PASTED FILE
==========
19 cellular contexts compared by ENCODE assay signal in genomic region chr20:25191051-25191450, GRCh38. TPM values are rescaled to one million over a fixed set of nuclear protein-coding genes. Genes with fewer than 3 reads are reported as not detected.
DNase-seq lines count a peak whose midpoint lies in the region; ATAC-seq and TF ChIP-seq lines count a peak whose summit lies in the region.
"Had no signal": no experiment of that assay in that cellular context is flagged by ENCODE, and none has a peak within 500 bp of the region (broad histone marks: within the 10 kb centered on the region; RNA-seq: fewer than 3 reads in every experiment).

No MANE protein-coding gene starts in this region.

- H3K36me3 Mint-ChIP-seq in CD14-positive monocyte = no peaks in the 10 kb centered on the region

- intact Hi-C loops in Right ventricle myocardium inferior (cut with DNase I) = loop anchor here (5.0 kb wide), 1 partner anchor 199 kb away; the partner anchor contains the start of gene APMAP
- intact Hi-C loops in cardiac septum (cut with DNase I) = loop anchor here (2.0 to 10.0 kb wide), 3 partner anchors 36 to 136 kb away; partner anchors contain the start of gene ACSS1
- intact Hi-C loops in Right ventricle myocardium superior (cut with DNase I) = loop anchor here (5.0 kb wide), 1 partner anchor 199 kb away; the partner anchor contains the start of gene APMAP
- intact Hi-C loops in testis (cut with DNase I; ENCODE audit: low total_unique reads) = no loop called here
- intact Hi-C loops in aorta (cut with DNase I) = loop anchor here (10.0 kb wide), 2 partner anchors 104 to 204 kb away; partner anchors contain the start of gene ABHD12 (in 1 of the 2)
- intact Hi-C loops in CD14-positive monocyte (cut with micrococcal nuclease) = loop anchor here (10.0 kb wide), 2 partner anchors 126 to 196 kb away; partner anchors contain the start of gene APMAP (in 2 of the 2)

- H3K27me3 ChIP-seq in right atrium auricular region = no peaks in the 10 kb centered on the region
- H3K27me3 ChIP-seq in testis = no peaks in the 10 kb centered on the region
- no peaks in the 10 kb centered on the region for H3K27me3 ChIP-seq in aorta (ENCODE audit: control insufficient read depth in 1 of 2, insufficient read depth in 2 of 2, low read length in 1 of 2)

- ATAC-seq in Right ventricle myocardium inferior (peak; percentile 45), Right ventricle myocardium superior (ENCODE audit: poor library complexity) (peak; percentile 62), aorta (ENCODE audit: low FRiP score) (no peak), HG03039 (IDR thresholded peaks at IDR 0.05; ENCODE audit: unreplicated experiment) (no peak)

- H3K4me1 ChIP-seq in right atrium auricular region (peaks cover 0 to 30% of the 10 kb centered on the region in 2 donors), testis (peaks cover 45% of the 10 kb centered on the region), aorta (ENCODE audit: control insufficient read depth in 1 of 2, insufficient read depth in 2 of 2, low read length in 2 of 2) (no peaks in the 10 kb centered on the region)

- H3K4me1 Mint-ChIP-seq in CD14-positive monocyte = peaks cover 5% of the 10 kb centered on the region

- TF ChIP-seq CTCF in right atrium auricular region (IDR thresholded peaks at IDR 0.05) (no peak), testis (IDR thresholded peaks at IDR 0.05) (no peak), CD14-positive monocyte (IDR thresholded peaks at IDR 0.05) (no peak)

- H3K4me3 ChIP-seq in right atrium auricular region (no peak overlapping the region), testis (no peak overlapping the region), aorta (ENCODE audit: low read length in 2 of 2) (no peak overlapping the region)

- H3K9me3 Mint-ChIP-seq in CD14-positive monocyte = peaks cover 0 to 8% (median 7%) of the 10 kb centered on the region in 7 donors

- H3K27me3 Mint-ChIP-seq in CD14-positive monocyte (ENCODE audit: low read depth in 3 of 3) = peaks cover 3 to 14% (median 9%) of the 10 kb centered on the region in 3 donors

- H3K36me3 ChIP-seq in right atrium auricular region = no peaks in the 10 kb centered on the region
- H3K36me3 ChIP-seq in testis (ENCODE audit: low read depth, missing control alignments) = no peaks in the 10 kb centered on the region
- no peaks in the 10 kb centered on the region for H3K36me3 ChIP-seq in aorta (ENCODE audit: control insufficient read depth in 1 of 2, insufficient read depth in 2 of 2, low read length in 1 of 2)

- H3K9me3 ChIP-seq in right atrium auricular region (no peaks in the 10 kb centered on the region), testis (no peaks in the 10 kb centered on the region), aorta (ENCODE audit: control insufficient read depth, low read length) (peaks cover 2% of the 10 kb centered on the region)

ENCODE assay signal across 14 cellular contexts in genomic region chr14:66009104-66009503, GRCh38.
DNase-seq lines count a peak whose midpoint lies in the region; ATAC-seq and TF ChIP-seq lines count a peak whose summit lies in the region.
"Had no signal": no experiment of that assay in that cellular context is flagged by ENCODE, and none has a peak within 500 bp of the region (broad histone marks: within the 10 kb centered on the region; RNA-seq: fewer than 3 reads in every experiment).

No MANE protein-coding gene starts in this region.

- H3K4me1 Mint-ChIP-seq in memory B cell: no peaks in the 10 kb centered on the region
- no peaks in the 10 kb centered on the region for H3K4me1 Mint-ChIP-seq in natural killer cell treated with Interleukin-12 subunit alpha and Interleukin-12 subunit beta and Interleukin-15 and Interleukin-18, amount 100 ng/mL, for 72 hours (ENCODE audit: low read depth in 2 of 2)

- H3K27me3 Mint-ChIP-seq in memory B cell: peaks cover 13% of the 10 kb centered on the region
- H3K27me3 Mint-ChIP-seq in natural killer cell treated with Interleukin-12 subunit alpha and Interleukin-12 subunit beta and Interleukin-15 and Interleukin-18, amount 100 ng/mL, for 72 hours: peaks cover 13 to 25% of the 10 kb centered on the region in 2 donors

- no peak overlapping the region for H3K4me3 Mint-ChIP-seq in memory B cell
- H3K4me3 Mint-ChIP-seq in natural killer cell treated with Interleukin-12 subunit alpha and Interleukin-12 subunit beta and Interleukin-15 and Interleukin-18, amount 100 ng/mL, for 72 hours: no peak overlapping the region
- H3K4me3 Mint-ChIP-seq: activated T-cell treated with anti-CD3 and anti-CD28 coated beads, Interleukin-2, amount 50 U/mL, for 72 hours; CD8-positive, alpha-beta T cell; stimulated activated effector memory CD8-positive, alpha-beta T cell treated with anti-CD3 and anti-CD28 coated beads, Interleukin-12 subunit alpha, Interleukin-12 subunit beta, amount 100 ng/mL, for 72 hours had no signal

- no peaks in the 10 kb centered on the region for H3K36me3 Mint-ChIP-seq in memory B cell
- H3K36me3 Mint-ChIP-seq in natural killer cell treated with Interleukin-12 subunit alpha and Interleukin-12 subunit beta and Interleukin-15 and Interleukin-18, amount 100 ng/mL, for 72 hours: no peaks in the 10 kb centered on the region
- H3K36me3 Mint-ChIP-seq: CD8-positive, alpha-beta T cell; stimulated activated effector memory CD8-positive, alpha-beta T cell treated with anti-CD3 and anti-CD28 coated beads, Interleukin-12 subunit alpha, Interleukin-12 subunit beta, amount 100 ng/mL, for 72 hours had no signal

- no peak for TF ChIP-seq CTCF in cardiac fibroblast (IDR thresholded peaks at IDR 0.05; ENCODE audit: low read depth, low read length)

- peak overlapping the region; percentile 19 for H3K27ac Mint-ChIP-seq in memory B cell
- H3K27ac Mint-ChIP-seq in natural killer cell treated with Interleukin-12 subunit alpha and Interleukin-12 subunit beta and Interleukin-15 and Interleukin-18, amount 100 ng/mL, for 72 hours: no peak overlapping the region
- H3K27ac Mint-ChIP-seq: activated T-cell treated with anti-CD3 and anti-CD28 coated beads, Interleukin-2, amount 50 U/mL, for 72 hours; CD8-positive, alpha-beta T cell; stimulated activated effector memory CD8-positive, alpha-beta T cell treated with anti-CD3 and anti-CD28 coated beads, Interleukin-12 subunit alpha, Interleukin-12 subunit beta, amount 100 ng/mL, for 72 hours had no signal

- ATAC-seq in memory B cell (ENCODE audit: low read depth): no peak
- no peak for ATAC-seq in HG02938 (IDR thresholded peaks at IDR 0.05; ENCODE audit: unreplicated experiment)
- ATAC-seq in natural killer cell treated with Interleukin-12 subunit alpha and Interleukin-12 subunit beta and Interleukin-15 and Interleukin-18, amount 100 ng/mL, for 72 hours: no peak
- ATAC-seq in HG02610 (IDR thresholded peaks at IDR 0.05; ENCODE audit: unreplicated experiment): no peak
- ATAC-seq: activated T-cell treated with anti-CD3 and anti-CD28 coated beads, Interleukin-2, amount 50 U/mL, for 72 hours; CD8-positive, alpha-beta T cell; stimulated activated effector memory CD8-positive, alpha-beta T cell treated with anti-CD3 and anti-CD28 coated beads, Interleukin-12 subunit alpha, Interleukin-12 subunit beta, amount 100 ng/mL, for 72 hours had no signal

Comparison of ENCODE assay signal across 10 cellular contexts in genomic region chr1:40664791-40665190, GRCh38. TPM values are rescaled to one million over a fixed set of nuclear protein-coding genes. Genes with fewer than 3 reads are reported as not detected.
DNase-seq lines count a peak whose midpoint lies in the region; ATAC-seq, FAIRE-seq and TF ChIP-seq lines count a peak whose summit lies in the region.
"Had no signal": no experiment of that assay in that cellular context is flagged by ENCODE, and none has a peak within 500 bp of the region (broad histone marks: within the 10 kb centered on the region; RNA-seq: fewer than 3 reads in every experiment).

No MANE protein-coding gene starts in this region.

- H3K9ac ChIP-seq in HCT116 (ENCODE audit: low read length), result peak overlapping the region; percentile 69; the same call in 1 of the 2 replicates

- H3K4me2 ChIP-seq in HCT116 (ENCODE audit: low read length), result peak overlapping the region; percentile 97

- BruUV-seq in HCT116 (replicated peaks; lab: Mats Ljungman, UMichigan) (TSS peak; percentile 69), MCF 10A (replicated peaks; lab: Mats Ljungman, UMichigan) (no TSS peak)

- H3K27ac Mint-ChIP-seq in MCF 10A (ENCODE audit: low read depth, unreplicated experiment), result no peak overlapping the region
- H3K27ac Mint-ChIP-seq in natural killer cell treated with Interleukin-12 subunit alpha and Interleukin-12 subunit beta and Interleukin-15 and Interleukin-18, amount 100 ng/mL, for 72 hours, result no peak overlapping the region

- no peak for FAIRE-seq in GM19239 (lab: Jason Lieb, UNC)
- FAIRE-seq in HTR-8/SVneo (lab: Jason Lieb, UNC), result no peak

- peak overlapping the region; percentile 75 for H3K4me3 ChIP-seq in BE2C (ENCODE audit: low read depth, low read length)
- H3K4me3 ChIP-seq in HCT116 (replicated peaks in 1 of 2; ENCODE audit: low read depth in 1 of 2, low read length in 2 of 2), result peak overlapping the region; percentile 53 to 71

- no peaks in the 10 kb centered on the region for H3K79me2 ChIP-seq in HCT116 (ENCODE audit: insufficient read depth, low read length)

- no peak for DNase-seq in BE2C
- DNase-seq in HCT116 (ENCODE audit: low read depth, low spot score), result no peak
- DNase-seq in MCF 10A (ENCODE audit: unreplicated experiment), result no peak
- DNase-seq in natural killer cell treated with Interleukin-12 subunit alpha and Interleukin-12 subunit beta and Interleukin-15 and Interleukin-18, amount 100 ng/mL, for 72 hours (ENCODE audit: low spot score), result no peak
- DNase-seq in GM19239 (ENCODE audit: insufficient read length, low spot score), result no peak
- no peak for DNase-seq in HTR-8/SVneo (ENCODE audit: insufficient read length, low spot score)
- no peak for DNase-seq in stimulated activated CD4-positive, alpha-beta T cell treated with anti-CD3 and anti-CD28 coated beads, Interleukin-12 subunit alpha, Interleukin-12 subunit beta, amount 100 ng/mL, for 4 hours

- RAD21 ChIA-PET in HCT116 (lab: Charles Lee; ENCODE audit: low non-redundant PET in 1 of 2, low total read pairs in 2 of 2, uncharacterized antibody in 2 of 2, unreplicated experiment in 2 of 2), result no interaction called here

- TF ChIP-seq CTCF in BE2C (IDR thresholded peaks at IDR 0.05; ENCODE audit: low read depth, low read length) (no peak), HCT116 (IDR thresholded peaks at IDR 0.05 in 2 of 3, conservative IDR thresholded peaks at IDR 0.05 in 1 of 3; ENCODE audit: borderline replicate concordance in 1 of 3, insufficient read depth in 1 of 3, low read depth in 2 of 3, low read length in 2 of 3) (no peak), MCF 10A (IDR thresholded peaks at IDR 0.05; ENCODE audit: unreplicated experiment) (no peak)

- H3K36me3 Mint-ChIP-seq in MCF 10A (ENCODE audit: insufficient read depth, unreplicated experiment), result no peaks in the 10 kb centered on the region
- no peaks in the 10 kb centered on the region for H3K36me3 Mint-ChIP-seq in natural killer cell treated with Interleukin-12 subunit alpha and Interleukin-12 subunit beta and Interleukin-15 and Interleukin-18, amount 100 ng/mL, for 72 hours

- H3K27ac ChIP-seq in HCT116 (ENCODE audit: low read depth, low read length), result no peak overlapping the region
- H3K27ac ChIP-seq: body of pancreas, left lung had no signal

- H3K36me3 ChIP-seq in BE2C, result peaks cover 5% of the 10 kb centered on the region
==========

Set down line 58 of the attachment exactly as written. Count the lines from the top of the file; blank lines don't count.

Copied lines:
- no peak for FAIRE-seq in GM19239 (lab: Jason Lieb, UNC)